I Want My MTV

Regulating Antennas and Satellite Dishes
Adam J. Cohen
Common Interest Magazine

The declarations of most older condominiums contain standardized clauses prohibiting “television antennas” (and virtually anything else) from being attached to exterior walls or roofs without the Board’s permission.  Today, many communities continue to adopt rules which ban all antennas and satellite dishes or dictate how or where they can be installed.  Obviously the association has an interest in protecting common areas from damage, obstructions, and eyesores, but federal law strictly limits how the Board can go about doing so.  It’s worth revisiting these limitations because so many associations still attempt to enforce these rules without realizing they could be violating federal law.

The Federal Communications Commission adopted its Over-the-Air Reception Device (“OTARD”) Rule in 1996.  It prohibits any government or private association from imposing restrictions which would impair the installation, maintenance, or use of satellite dishes that are less than one meter in diameter, television antennas of any size, and antennas for cable and wireless signals.  “Impairing” means doing essentially anything that prevents, delays, or increases the cost of installation, maintenance, or use, or that reduces the quality of reception.  However, the OTARD Rule only applies to the portions of the community which the resident owns outright or over which he has exclusive use or control.  These typically include the unit’s interior and any limited common elements like a deck or balcony unless the declaration says otherwise.

This means the association is free to ban dishes and antennas, as well as their related equipment and wiring, on or through common elements which often include roofs, exterior walls, and yards.  Even a single wire or screw through an outer wall can be prohibited.  But if decks, balconies, patios, and similar areas are limited common areas according to the declaration, the owner or tenant has the right to install there.  This means the association cannot require advance board approval, even with an expedited process merely to confirm that the installation will have federal protection, since this is considered to be a delay of installation.  Neither can the association prohibit multiple dishes or antennas in these areas if they are necessary for the services the owner wishes to receive.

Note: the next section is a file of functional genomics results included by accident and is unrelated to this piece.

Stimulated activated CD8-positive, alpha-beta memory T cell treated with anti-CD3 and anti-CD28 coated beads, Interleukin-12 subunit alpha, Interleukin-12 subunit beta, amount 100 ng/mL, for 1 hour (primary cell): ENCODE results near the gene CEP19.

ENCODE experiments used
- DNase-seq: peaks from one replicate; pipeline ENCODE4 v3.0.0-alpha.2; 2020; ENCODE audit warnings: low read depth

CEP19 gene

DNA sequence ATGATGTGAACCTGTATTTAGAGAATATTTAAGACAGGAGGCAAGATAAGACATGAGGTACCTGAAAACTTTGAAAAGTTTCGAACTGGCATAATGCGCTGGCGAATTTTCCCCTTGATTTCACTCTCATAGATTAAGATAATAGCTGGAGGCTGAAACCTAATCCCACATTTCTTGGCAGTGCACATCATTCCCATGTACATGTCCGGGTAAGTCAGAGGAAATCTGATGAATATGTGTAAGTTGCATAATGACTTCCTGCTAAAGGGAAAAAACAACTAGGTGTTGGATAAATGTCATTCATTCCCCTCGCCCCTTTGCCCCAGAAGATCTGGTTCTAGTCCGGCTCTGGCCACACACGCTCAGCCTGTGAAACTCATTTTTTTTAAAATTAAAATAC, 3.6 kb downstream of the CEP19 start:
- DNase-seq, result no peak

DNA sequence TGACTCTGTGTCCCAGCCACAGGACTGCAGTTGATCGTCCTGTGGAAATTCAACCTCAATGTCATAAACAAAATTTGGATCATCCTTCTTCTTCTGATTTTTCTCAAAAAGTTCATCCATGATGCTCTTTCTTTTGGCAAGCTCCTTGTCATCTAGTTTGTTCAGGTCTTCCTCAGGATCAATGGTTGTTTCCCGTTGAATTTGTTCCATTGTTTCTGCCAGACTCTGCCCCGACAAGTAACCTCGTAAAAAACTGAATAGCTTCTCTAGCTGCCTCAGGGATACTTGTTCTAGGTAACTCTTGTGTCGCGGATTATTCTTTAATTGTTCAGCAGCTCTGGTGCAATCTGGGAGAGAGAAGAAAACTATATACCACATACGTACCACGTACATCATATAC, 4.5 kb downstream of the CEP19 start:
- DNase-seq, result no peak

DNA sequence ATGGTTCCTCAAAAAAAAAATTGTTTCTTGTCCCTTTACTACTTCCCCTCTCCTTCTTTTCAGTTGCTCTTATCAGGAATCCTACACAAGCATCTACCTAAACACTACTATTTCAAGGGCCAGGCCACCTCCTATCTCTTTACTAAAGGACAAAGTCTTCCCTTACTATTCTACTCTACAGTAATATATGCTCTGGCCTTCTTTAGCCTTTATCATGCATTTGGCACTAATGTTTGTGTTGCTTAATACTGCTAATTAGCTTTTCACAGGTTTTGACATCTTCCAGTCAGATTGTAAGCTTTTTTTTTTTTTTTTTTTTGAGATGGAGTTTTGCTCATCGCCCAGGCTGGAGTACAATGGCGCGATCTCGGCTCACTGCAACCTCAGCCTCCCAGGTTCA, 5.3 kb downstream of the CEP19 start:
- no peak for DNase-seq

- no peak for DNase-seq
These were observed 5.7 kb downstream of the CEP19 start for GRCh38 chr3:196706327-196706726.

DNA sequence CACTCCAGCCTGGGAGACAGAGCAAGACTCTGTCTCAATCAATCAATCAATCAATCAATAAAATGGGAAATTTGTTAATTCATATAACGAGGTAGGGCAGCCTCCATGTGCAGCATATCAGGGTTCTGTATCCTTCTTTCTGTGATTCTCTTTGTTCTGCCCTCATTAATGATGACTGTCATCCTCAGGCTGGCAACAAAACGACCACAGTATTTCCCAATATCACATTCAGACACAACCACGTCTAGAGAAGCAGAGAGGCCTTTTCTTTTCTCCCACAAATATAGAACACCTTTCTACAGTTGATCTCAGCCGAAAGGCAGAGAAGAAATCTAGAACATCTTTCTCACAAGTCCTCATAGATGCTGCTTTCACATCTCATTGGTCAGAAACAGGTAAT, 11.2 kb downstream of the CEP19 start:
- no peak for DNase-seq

Associations remain free to announce location “preferences” so long as they are only enforced against new installations (that is, not retroactively against existing dishes and antennas) and so long as they do not impair installation, maintenance, or use.  For example, the board can adopt a rule requiring installation on the home’s rearward side instead of its front, or beneath the balcony railing instead of above it, with all else being equal.  Likewise, the association can buy a central antenna to be used instead of personal receptors.  But if individual equipment or any non-preferred part of the limited common elements would yield even slightly better reception or convenience, the owner has the right to choose it instead.

While the OTARD Rule does not let associations require pre-approval, it does let them require notification.  It also allows associations to require that the antenna or dish and its related equipment and wiring be placed as inconspicuously as possible without impairing installation, maintenance, or use.  The board can require that the contractors installing the equipment be properly licensed and insured, and also require owners to indemnify the association and others for any damage their antennas or dishes cause. Legitimate safety objectives and historic preservation are also fair game, so written prohibitions against installations too close to power lines and fire escapes are also permissible. 

If your association’s rules impose restrictions against television antennas and satellite dishes which exceed what the FCC would allow, your board should consider updating them as soon as possible – and certainly before attempting to enforce them. 


Adam J. Cohen is an attorney with the Law Firm of Pullman & Comley, LLC headquartered in Bridgeport, Connecticut.  As the Chair of its Community Associations Section, he represents and gives seminars to condominiums, tax districts, and other communities in matters ranging from amendments of governing documents to revenue collection strategies and commercial disputes. Reposted with permission from the CT Chapter of the CAI.  


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